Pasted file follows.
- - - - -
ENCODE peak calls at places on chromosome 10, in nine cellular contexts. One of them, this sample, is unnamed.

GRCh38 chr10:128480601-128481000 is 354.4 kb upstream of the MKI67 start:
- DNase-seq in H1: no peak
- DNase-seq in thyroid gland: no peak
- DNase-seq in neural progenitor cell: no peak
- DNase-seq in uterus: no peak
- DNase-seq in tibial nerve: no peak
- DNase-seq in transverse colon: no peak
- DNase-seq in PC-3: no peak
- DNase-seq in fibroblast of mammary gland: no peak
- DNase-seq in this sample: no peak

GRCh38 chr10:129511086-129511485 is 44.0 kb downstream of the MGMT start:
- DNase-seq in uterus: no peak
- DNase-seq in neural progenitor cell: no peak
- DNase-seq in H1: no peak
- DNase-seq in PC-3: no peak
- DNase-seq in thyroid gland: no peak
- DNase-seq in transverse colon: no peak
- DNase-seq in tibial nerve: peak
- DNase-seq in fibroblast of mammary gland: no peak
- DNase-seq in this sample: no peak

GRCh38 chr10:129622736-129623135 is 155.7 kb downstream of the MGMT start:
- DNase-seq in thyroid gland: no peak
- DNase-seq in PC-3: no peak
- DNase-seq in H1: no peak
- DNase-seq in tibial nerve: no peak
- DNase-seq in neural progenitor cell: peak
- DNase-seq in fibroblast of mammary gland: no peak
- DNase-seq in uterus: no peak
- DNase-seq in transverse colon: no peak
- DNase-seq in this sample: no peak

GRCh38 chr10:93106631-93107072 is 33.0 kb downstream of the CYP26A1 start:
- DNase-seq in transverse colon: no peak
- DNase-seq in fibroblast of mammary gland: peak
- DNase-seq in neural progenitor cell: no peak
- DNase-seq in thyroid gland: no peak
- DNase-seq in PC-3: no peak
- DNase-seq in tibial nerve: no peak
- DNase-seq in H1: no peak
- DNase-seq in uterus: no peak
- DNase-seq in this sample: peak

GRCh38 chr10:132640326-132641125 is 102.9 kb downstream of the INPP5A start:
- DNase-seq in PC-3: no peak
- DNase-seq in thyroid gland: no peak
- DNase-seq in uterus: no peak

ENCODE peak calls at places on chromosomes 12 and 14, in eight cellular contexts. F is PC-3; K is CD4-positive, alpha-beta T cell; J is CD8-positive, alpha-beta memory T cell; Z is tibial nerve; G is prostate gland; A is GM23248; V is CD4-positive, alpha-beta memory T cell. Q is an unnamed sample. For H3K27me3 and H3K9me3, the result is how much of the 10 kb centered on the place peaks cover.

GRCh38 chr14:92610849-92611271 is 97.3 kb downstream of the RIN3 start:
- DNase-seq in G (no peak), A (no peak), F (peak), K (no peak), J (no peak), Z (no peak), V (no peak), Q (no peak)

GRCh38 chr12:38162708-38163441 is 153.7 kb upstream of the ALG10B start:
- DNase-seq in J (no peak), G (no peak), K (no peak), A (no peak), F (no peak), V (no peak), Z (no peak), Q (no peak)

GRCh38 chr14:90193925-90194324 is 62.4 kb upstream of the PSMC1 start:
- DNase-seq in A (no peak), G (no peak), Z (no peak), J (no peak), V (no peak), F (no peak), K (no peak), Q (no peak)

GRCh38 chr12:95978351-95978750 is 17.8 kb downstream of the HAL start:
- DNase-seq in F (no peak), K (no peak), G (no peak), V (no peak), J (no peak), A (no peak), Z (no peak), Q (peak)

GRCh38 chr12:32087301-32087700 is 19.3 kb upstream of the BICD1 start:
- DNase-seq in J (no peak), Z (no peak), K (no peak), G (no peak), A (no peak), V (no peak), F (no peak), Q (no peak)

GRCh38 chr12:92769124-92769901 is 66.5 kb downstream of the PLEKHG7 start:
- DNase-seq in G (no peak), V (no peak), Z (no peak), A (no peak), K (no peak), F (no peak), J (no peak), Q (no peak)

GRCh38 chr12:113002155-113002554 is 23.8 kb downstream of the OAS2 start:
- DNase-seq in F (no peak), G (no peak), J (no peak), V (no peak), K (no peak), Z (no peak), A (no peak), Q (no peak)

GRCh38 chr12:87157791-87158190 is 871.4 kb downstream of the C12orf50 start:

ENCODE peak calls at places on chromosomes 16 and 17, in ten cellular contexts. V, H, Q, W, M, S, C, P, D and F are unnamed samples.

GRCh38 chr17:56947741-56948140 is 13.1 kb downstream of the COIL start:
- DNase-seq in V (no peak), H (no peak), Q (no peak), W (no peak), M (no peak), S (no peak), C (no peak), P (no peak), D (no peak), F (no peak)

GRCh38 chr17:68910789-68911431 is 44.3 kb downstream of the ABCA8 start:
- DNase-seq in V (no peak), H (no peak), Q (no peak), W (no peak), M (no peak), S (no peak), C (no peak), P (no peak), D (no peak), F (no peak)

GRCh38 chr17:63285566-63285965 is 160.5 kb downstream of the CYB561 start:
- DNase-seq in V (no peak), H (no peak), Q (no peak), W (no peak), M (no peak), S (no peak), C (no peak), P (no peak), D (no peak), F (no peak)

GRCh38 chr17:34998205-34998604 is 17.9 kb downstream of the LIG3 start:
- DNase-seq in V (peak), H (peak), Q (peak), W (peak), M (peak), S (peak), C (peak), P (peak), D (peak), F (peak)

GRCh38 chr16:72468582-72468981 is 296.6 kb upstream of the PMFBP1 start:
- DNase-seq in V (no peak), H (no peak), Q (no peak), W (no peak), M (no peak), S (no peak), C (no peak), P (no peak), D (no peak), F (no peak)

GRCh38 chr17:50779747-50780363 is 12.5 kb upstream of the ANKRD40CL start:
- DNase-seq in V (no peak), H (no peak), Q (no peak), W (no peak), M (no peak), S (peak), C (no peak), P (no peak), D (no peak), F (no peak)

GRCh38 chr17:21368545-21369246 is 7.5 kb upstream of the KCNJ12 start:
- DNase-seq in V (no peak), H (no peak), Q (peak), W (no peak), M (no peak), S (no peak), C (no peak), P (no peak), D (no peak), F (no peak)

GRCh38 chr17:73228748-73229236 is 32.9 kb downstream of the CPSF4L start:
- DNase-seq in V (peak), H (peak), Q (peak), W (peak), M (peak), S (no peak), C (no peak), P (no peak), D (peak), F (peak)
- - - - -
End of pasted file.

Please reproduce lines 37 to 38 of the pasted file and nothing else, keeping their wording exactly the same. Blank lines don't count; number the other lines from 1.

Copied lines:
- DNase-seq in PC-3: no peak
- DNase-seq in tibial nerve: no peak